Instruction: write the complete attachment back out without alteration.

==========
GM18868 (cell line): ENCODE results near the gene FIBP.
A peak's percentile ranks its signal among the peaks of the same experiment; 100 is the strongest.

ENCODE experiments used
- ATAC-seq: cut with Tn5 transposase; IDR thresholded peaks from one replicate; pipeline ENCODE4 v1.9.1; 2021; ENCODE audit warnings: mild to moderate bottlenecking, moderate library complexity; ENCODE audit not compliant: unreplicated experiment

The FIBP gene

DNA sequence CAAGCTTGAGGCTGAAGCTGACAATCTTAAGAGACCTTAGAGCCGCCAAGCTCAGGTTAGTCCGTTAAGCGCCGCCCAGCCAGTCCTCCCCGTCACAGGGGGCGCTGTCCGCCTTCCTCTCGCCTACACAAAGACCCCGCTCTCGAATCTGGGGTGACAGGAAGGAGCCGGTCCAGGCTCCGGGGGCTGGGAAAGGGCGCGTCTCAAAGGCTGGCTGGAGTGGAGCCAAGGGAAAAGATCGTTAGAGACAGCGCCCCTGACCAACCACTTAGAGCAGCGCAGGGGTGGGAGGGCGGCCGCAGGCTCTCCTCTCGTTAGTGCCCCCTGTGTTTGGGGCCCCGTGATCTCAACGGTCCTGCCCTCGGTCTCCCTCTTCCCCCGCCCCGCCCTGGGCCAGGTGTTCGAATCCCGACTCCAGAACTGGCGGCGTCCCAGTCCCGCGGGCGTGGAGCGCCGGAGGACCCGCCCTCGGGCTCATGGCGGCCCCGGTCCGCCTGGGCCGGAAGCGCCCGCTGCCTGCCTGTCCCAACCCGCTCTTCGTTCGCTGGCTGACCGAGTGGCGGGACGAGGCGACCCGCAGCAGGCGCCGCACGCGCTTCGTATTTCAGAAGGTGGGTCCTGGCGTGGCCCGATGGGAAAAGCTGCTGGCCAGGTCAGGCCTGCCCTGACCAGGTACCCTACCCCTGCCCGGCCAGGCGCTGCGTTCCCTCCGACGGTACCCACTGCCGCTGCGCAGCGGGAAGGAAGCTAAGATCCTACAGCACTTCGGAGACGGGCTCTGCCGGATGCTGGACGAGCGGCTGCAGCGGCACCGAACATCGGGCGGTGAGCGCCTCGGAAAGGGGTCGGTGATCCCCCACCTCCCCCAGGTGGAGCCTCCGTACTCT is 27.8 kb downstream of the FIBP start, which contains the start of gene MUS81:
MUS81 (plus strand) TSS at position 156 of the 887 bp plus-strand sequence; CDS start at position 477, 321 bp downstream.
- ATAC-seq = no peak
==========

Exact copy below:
GM18868 (cell line): ENCODE results near the gene FIBP.
A peak's percentile ranks its signal among the peaks of the same experiment; 100 is the strongest.

ENCODE experiments used
- ATAC-seq: cut with Tn5 transposase; IDR thresholded peaks from one replicate; pipeline ENCODE4 v1.9.1; 2021; ENCODE audit warnings: mild to moderate bottlenecking, moderate library complexity; ENCODE audit not compliant: unreplicated experiment

The FIBP gene

DNA sequence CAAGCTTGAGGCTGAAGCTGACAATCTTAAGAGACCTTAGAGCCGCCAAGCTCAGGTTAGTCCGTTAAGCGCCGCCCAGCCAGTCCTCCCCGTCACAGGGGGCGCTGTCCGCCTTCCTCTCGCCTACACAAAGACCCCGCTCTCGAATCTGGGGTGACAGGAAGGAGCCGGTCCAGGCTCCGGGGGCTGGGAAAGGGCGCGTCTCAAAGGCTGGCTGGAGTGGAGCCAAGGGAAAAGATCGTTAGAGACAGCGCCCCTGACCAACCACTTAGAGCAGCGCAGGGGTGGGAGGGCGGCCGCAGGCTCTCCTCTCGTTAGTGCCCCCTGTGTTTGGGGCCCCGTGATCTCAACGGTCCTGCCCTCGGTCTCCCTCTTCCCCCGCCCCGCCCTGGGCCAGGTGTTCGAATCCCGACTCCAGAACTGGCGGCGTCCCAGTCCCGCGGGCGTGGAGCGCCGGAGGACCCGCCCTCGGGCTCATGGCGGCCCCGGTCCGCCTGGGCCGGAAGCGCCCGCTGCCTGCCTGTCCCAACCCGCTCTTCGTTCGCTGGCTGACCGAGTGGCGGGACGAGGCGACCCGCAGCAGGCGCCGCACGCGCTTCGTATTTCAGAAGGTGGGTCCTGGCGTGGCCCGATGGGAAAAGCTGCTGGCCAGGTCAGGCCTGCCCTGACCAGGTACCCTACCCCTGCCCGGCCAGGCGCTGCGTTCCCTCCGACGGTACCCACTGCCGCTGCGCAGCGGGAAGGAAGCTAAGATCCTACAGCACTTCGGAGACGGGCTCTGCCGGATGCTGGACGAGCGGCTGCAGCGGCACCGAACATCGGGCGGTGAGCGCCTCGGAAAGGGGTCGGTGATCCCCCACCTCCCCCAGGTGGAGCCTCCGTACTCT is 27.8 kb downstream of the FIBP start, which contains the start of gene MUS81:
MUS81 (plus strand) TSS at position 156 of the 887 bp plus-strand sequence; CDS start at position 477, 321 bp downstream.
- ATAC-seq = no peak